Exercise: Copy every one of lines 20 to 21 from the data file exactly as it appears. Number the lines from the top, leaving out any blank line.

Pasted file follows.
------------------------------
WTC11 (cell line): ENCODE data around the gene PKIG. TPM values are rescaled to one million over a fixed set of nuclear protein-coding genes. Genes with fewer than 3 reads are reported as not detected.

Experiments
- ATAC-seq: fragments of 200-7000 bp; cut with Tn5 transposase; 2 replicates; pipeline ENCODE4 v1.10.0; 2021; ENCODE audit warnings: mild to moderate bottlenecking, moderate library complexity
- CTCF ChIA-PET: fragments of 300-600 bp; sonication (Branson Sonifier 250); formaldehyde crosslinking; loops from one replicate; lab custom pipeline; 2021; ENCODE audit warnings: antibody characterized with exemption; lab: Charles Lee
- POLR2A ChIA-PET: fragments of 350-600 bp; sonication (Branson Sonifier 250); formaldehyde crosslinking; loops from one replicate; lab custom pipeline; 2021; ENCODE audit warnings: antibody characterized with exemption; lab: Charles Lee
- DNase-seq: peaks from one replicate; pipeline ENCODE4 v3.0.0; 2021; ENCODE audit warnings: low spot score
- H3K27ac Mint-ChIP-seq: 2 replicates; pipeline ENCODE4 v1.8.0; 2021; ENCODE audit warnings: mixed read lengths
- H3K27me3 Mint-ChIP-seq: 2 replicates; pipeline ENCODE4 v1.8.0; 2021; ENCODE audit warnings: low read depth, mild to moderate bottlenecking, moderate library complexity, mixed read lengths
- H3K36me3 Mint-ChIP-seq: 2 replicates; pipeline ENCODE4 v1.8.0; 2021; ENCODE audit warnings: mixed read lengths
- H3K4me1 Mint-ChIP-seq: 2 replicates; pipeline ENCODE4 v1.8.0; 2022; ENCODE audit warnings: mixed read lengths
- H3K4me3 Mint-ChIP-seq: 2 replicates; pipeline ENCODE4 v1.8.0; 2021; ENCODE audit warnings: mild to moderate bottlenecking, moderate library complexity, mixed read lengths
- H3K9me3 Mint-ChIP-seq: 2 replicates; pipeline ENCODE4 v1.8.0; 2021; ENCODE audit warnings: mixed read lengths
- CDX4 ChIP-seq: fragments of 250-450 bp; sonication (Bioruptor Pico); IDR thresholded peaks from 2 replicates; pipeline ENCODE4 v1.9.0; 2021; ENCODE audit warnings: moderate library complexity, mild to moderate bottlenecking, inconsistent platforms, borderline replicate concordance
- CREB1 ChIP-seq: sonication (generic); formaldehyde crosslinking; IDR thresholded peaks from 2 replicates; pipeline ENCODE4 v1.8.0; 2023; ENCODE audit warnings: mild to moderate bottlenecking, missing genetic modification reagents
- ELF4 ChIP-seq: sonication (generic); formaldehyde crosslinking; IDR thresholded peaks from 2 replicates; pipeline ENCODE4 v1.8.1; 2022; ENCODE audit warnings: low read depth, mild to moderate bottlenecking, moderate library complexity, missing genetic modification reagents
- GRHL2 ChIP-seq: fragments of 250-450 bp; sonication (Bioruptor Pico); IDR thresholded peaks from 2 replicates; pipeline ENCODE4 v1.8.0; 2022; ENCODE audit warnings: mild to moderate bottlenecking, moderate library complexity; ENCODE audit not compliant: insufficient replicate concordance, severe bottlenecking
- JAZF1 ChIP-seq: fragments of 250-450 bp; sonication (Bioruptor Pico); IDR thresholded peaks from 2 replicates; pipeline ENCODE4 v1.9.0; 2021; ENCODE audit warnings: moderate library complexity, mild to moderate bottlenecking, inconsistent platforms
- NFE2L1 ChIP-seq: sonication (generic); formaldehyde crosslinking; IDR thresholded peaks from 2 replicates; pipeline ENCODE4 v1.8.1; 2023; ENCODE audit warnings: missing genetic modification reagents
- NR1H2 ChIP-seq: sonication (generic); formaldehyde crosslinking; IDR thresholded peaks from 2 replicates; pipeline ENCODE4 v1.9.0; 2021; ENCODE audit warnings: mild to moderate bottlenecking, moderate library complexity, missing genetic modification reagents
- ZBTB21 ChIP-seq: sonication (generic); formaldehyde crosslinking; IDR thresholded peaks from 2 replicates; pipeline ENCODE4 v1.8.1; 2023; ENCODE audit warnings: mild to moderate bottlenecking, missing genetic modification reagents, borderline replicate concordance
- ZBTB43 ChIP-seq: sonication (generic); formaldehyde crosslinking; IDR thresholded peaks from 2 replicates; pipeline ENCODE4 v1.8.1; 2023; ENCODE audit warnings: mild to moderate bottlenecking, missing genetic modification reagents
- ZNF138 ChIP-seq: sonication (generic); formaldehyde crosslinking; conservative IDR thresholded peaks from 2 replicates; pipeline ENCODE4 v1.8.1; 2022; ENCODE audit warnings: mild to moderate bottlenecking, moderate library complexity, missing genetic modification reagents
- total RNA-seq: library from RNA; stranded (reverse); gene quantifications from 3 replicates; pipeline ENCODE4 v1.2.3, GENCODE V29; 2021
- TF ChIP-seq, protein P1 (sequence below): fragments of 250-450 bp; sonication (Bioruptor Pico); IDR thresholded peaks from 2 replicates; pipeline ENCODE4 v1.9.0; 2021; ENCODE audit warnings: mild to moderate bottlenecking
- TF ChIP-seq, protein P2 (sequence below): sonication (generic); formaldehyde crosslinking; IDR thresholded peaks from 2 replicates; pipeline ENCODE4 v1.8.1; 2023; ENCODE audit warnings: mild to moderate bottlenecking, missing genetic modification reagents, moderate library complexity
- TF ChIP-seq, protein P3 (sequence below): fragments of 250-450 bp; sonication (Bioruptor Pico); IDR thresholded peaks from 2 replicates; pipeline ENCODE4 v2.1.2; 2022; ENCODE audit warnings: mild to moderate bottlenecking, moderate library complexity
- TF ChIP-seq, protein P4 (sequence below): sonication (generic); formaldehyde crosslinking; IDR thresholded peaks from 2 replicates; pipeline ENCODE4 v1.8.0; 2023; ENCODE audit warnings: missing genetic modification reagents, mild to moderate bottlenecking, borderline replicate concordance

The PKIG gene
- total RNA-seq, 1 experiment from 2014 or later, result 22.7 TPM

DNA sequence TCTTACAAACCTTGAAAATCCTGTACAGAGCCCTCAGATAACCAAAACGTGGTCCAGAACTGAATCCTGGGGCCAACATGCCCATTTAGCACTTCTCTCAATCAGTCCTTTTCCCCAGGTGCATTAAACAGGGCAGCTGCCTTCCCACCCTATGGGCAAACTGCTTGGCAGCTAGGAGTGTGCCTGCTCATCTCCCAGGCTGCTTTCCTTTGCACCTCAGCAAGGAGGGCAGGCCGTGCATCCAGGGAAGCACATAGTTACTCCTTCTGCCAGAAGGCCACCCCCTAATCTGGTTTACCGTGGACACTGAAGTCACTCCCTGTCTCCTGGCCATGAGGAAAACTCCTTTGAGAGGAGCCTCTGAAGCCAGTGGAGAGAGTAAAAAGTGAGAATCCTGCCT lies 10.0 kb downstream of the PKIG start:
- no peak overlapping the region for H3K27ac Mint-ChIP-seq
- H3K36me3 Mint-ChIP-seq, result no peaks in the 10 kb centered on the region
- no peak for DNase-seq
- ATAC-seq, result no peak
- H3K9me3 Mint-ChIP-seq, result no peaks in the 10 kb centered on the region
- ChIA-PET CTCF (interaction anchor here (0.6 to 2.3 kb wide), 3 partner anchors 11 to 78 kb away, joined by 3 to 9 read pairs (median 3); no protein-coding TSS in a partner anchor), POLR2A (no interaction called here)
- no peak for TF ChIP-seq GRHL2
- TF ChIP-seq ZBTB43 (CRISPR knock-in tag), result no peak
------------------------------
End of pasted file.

- ZBTB21 ChIP-seq: sonication (generic); formaldehyde crosslinking; IDR thresholded peaks from 2 replicates; pipeline ENCODE4 v1.8.1; 2023; ENCODE audit warnings: mild to moderate bottlenecking, missing genetic modification reagents, borderline replicate concordance
- ZBTB43 ChIP-seq: sonication (generic); formaldehyde crosslinking; IDR thresholded peaks from 2 replicates; pipeline ENCODE4 v1.8.1; 2023; ENCODE audit warnings: mild to moderate bottlenecking, missing genetic modification reagents